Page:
8. Limit aloneness. I confess, I wanted to stay home and wallow in loneliness. My friends didn't let me sink into self-pity. They insisted I join them for dinner. I preferred to stay home and feel like a martyr, because I was rejected. But I soon realized that withdrawing created a no-win situation. I had to take initiative to step from the dark shadows into the light. Avoid hiding at home or cuddling up to alcohol. Accept the love and kindness of others who understand your circumstances.

    I had to ask, How much time alone time is good for me? Bad for me? At a certain point, I slipped into self-pity and depression, which seems to be a constant solo parent battle. I had to be honest with myself and make plans that felt right for me. I didn't want loneliness to dominate me.

    Sometimes when I spent a holiday with a family, at the time it made me ache for my family to be reunited. As I look back on those times, I don't feel anguish, but recall the nostalgia of being included and accepted and loved for where I was in life.

  9. Obtain support. Feeling isolated motivates me to retreat and hide, but I need to reach out for support. I looked for those who experienced or understand my situation. Sometimes it's family members, friends, mentors, or others. Other times it was religious institutions, single parent groups or social services offering support and friendship.
  10. Seek help. When intense loneliness slips into depression or suicidal thoughts, please reach out to someone by phone, whether it be a friend, relative, or professional, just call someone. There were times that the only threads connecting me to life and hope were my sons. Don't let temporary moods devastate today and ruin your future and your children's.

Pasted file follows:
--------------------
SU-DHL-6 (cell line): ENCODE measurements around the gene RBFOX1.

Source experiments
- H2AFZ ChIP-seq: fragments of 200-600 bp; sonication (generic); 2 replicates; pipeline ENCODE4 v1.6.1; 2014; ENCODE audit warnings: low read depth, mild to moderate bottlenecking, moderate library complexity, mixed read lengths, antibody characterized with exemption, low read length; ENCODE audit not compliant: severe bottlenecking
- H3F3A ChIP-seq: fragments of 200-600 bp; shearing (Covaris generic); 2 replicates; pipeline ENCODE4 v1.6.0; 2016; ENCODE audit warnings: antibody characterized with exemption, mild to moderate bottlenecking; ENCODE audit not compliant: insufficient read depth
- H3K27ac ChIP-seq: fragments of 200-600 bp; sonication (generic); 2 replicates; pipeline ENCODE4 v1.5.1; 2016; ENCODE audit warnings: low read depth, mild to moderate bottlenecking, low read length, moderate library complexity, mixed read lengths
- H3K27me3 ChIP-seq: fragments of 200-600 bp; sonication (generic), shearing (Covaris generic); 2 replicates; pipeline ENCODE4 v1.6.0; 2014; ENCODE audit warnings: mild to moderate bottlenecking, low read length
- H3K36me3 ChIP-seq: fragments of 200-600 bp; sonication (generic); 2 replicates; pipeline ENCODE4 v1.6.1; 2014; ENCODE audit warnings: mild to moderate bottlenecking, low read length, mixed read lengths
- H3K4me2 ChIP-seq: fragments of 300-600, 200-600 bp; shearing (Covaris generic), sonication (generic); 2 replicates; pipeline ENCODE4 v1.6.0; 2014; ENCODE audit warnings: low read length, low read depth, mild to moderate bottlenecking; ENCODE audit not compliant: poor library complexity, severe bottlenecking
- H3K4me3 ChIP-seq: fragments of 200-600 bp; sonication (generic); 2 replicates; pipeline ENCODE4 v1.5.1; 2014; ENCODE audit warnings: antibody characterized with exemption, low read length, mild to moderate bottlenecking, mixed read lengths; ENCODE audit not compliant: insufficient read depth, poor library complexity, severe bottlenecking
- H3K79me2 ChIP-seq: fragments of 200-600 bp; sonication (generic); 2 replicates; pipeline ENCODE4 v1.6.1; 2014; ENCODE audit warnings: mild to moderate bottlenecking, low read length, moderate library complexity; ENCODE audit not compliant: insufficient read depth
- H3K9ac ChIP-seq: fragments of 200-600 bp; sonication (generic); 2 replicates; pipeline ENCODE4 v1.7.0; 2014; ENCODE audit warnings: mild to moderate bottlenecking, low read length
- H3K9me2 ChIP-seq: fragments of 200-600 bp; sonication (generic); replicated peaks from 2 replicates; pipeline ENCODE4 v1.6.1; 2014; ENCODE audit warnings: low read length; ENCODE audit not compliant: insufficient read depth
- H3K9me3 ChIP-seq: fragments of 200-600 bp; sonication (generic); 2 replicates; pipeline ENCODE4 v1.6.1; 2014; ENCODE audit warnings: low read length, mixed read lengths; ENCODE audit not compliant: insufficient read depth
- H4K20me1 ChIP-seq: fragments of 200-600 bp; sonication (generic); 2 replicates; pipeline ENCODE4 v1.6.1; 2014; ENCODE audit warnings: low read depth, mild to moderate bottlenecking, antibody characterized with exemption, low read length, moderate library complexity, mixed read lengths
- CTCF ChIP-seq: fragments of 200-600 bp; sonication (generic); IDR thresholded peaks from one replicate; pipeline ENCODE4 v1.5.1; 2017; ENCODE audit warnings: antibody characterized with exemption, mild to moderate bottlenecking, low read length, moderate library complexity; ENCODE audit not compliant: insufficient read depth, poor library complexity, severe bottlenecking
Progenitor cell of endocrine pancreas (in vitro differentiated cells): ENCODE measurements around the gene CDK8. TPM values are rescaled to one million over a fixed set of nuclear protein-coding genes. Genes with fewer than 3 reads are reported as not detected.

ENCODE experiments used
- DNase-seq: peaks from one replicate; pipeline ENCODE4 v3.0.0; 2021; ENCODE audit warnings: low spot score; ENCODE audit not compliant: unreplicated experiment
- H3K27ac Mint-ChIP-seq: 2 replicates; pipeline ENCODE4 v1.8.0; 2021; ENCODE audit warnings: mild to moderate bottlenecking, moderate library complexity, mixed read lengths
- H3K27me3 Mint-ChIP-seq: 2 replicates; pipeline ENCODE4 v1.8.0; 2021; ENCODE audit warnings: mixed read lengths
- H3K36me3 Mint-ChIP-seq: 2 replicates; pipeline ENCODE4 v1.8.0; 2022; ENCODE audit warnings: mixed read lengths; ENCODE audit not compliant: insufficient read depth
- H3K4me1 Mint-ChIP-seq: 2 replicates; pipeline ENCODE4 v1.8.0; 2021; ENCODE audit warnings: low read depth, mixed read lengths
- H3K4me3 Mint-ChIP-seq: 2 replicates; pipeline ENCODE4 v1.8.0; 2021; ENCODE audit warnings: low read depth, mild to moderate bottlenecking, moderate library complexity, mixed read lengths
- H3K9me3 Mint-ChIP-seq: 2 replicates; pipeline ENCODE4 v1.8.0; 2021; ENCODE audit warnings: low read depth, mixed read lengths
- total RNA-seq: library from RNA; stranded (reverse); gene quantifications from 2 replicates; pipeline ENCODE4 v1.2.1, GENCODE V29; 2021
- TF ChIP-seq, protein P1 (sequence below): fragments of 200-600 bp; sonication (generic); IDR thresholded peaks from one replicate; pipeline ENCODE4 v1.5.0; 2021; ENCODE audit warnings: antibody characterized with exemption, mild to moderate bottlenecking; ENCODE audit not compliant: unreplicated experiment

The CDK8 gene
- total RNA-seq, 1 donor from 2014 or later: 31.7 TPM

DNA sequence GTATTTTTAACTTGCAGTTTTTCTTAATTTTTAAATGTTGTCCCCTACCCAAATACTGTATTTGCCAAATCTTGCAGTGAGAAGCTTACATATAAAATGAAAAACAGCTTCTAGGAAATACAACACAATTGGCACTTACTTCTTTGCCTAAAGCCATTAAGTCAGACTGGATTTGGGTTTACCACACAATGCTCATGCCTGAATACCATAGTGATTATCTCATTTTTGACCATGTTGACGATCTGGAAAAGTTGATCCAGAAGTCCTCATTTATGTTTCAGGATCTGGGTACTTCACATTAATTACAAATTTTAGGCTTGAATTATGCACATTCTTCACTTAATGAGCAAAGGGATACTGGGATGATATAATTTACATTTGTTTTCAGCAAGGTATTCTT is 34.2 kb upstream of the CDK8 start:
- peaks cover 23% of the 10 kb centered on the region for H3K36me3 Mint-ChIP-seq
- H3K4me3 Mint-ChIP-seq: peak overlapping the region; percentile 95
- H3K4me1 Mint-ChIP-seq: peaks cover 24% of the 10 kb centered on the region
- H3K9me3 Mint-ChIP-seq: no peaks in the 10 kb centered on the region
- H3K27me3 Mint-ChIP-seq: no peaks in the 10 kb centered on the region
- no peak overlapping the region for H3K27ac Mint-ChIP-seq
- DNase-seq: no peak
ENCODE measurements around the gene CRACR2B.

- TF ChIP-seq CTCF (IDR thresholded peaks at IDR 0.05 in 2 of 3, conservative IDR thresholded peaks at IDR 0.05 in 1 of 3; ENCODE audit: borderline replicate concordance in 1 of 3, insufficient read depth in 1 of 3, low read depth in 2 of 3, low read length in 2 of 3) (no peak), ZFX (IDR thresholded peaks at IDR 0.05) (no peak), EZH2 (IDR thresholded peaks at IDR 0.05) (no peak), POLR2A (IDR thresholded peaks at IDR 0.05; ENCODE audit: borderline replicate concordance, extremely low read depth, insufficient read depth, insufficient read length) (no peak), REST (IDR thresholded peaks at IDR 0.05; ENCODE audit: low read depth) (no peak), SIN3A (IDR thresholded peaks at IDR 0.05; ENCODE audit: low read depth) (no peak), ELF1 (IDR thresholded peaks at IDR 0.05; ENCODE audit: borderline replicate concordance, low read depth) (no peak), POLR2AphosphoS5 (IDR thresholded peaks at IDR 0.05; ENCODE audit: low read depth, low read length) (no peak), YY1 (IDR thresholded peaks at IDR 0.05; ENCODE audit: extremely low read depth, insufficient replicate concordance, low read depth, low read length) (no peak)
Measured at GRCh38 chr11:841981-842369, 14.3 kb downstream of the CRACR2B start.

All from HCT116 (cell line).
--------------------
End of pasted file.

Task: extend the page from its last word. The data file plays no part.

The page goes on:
11. Look Outward. I've spent my fair share of time focusing inward on my personal tragedy. To take my mind off myself, I volunteered at an organization that provides toys for individuals who can't afford them. One well-dressed woman walked in and instantly, I recognized that dazed look, emotional pain and humiliation of a proud mother who didn't have money to buy her sons toys. In the midst of my personal pain, it brought me great joy to tenderly guide and help this fragile woman.
  12. Help others. Unbelievably, there are others who are far lonelier and in worse circumstances than solo parents. The greatest gift to give this holiday season is time. Spend it with others who have no one. Those hit hardest at this time of year include the underprivileged, hospitalized children, the homeless, the disabled, shut-ins, prisoners, prisoner's children, HIV/AIDS patients, or lonely senior citizens. Opportunities abound: give a used coat to a local homeless shelter, spend Christmas Eve or Day answering help lines, serve a meal at the soup kitchen, deliver presents to nursing homes, hospitals and prisons.

    Volunteering accomplishes several things: It touches someone else's life who is less fortunate. It gives the gift of true giving to those who've lost so much, surrounds you with others who share your spirit of giving, lifts your spirit, and helps you recognize the gifts and blessings in your life. And it's good for your soul to help the least of these.